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The Sydney Morning Herald from Sydney, New South Wales, Australia • Page 9

Sydney, New South Wales, Australia
Issue Date:
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A FAMILY LIVES IN THIS The Sydney Morning Herald, Thursday, Oct, 27, 1960 Herald" Survey Of Aboriginal Life 4 4 I lU.l II 4 a 4 (. Mllltttl fct. Hi4Mi i(lilii kA It t.4lt ft 4 4 k-BJ MlM 4 4.4 4 4 4 a 4 tKMIIMHO pM I IHUmWIH III' CHILD DEATHS "FOR YEARS" IN WALGETT DISTRICT From A Special Reporter WALGETT, Wednesday. For years undernourished aboriginal children have been dying near Walgett, the Rev. A.

R. Ewin said today. il7 (IT oi i VM "I know of cases where He said apathetic Gov- eminent authorities and the public had shut their eyes aborigines have paid 5 for a few ounces of methylated spirits and up to 1 for a oy oottle of wine, he said. 'It would be a cood start to set up wet canteens to serve beer on Government on them should be lifted immediately because it was a contravention of human rights. Freedom to drink would help curb the "plonk and methylated spirits orgies" in which a few took part.

Beer Sales At Stations Proposed Also, it would stop their exploitation by some unscrupulous whites who sold them liquor at blackmarket prices. stations. Waleett (population 1.500). 435 miles north-west of Sydney, has three aboriginal settlements with a total population of from 600 to 7UI. One is the Government W( lin ziLJ station in which about 200 I 4.

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Collarenebri residents say conditions on the reserve are shocking and that it is a breeding place for disease. Appeal For Housing A petition calling on the State Government to pro to the tragedy. Mr Ewin, who is in charge of the Walgett Presbyterian parish, conducts weekly religious classes at the Walgett Aboriginal Station, five miles from the township. He said most of the deaths had occurred on unsupervised reserves on the edges of the town, where aborigines lived in substandard conditions. He said: "We have had tragedies similar to the recent deaths of the Armidale children and no move has been made to improve the situation, "It is going to be a long, heart-breaking job to assimilate these people and lift their living standards.

Lack Of Hygiene Causes Prejudice "But we cannot continue to treat them with the present indifference. "We have made them the 'Lazarus' of white society. "The public anti-aboriginal prejudice is mainly against their lack of hygiene rather than colour." Mr Ewin said he had grown up in western areas and had seen at first-hand the problems of assimilation. He said that the hotel ban vide "decent housing" for aborigines in the Armidale and other districts was presented in the Leg' islative Assembly yesterday by Mr Davis Hughes live in houses. Another is a reserve, a half-mile from the town, established more than a year ago by Walgett Shire Council, Here about 200 aborigines have essential amenities such as community water taps, toilets and showers.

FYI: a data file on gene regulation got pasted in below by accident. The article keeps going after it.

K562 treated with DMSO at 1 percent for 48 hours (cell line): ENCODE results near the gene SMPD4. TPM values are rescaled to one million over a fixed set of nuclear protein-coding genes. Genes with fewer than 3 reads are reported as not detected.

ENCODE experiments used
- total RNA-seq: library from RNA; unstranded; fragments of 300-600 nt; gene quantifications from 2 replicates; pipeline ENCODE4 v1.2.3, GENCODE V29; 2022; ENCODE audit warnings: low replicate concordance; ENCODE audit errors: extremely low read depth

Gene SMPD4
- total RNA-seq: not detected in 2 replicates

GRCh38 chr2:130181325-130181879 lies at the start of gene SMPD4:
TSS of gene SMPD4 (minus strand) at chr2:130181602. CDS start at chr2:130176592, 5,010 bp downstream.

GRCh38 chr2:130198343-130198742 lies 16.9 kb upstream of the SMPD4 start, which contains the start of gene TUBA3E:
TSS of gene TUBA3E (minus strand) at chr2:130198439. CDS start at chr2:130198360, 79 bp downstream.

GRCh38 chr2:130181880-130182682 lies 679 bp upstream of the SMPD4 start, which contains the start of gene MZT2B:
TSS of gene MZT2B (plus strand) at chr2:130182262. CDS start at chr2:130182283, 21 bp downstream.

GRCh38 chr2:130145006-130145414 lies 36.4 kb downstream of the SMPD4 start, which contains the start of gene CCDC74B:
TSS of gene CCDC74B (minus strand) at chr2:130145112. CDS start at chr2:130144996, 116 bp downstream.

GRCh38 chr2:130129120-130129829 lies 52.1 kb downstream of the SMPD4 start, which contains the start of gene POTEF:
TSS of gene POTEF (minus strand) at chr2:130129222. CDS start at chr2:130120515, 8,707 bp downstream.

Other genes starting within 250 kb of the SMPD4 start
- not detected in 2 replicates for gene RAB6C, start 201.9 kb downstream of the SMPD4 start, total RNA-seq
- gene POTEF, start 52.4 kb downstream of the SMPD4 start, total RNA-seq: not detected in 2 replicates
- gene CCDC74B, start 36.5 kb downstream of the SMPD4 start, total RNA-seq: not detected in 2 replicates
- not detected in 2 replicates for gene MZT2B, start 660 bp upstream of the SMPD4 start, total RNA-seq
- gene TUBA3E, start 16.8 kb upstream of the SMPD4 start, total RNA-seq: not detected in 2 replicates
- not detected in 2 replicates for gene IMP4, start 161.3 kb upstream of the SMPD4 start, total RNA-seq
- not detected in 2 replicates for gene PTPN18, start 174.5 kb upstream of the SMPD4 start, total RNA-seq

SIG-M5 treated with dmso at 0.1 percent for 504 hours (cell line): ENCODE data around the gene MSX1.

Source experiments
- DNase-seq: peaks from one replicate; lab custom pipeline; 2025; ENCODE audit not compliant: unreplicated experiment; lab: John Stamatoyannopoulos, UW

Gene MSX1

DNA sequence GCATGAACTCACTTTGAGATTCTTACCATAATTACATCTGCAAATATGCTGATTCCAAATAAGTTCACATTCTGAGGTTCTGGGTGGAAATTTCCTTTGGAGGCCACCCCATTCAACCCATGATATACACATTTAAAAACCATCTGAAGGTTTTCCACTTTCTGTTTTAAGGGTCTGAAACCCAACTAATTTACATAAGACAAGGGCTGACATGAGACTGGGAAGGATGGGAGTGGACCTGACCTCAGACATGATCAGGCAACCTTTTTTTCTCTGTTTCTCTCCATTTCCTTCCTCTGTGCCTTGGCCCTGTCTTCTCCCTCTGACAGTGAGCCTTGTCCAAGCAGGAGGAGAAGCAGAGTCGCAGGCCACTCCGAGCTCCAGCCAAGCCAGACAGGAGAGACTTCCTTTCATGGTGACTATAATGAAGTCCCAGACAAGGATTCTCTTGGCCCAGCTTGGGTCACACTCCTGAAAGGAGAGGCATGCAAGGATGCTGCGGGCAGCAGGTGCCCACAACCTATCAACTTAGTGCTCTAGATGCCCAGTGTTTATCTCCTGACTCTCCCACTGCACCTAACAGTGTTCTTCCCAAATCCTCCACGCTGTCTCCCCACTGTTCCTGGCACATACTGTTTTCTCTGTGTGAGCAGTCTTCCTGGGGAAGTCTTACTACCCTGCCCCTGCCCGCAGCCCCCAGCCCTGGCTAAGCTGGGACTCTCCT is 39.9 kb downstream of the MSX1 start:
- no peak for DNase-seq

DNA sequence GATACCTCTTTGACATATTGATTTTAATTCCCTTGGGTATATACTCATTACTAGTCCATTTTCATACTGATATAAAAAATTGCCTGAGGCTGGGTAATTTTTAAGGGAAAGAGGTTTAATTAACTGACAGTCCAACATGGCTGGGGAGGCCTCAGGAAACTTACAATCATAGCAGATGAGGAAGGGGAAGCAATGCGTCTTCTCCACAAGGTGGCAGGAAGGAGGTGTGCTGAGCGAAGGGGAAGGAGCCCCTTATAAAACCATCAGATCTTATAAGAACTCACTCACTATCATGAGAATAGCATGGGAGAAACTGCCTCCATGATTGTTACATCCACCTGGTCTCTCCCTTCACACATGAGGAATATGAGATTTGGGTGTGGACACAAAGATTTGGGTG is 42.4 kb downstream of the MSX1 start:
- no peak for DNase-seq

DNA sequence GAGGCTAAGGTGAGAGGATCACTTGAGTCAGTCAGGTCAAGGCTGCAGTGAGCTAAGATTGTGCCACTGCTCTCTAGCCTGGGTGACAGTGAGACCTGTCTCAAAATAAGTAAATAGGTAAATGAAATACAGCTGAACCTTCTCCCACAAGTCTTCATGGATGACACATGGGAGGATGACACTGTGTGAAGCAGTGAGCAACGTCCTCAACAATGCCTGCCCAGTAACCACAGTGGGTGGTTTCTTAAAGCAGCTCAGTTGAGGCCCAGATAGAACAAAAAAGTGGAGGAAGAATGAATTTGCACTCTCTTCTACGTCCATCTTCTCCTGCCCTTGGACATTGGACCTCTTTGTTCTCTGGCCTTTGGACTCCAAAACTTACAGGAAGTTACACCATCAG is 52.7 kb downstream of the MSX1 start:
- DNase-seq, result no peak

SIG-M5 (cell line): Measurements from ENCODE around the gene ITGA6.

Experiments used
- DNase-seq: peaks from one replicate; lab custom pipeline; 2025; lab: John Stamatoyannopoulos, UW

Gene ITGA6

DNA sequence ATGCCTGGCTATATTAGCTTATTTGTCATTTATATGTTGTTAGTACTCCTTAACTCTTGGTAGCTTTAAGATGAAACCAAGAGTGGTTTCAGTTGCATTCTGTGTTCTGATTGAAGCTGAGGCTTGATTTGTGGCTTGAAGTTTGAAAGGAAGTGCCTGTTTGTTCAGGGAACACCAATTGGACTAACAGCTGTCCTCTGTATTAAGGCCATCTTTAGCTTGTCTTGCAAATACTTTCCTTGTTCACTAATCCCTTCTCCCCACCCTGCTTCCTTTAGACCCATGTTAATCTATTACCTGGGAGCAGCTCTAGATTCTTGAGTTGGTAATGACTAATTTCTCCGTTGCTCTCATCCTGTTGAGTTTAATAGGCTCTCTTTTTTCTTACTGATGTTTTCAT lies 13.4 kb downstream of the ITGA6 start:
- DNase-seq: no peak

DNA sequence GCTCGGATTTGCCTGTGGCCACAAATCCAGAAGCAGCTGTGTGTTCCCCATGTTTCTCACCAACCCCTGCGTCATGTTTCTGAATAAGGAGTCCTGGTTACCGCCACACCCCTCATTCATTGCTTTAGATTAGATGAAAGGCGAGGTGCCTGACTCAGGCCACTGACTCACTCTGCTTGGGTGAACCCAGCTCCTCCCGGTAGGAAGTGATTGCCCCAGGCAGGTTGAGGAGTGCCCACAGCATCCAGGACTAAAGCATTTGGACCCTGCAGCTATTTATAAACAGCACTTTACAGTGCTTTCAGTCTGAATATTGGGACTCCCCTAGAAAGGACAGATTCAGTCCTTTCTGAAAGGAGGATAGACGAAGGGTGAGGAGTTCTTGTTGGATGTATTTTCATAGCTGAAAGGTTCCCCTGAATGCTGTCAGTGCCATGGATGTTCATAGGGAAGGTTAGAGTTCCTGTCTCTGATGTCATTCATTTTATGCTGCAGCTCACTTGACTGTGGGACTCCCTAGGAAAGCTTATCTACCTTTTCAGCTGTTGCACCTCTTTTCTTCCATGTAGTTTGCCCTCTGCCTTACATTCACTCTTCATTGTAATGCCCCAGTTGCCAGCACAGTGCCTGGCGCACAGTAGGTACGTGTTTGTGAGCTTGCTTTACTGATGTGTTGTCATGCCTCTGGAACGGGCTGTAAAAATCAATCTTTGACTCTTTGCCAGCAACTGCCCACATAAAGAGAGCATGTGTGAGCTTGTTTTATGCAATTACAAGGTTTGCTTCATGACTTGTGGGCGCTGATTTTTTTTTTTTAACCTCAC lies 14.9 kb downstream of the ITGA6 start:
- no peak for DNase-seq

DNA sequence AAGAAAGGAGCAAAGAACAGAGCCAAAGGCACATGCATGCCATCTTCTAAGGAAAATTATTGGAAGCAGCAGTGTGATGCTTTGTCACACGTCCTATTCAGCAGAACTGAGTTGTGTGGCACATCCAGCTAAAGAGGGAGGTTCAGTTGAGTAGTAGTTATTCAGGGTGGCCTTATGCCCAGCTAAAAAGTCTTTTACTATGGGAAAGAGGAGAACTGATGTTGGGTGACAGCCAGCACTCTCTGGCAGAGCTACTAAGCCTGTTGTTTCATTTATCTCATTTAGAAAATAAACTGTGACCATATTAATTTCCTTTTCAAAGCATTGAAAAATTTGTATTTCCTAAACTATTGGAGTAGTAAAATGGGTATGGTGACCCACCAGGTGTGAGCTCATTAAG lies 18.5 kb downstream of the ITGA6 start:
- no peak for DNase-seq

Eight Children Die In Year The other settlement, a mile from the town, in which another 200 live, is without water, garbage or toilet services. Dilapidated tin and wooden shanties with earthen floors dot both reserves near the town. The Walgett Shire Clerk, Mr A. M. Trevallion, said that eight or nine aboriginal children died in one year in the area some years ago.

Armidale), The Armidale Assotia "Confession" By Son Inadmissible At Pressler Trial BRISBANE, Wednesday. Mr Justice Wanstall, in the Criminal Court, today ruled that an alleged murder confession by Neville William Pressler could not be admitted in evidence at the trial of his mother, Mrs Enid Ethel Pressler. tion for the Assimilation of Aborigines organised the petition. It referred lo the recent outbreak of disease at the Armidale aboriginal re Serve, in which four chil drcn died. The petition was signed by people in a week.

SORDID RIVER RESERVE in drunken brawls over the years. Residents said a few fights still occurred, but social behaviour had improved in recent years. Each day the children of the station are. given two vitamin pills by the station manager to help make up for their unsuitable diet. On the council reserve some of the aborigines have abused the sanitary facilities.

But here, too, is evidence of individual attempts to improve family living standards. There had been a high mortality rate among them for years. "But I believe the position has improved since the council established its reserve," he said. Federal Finance As Solution believe the Commonwealth Government will have to finance local authorities to handle the situation. "Councils could then employ male and female social workers to teach the aborigines hygiene." The inhabitants of the reserve without any amenities, beside the Namoi River, live in sordid conditions.